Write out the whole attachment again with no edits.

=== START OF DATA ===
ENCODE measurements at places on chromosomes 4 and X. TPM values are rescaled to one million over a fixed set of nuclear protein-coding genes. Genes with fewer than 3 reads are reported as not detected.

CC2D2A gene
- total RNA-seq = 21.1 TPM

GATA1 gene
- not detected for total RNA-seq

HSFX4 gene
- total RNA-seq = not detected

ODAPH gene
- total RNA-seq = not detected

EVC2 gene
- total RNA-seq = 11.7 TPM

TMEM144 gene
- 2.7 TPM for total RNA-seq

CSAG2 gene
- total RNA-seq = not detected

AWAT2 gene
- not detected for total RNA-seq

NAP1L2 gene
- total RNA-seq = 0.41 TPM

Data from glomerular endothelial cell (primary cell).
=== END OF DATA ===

ENCODE measurements at places on chromosomes 4 and X. TPM values are rescaled to one million over a fixed set of nuclear protein-coding genes. Genes with fewer than 3 reads are reported as not detected.

CC2D2A gene
- total RNA-seq = 21.1 TPM

GATA1 gene
- not detected for total RNA-seq

HSFX4 gene
- total RNA-seq = not detected

ODAPH gene
- total RNA-seq = not detected

EVC2 gene
- total RNA-seq = 11.7 TPM

TMEM144 gene
- 2.7 TPM for total RNA-seq

CSAG2 gene
- total RNA-seq = not detected

AWAT2 gene
- not detected for total RNA-seq

NAP1L2 gene
- total RNA-seq = 0.41 TPM

Data from glomerular endothelial cell (primary cell).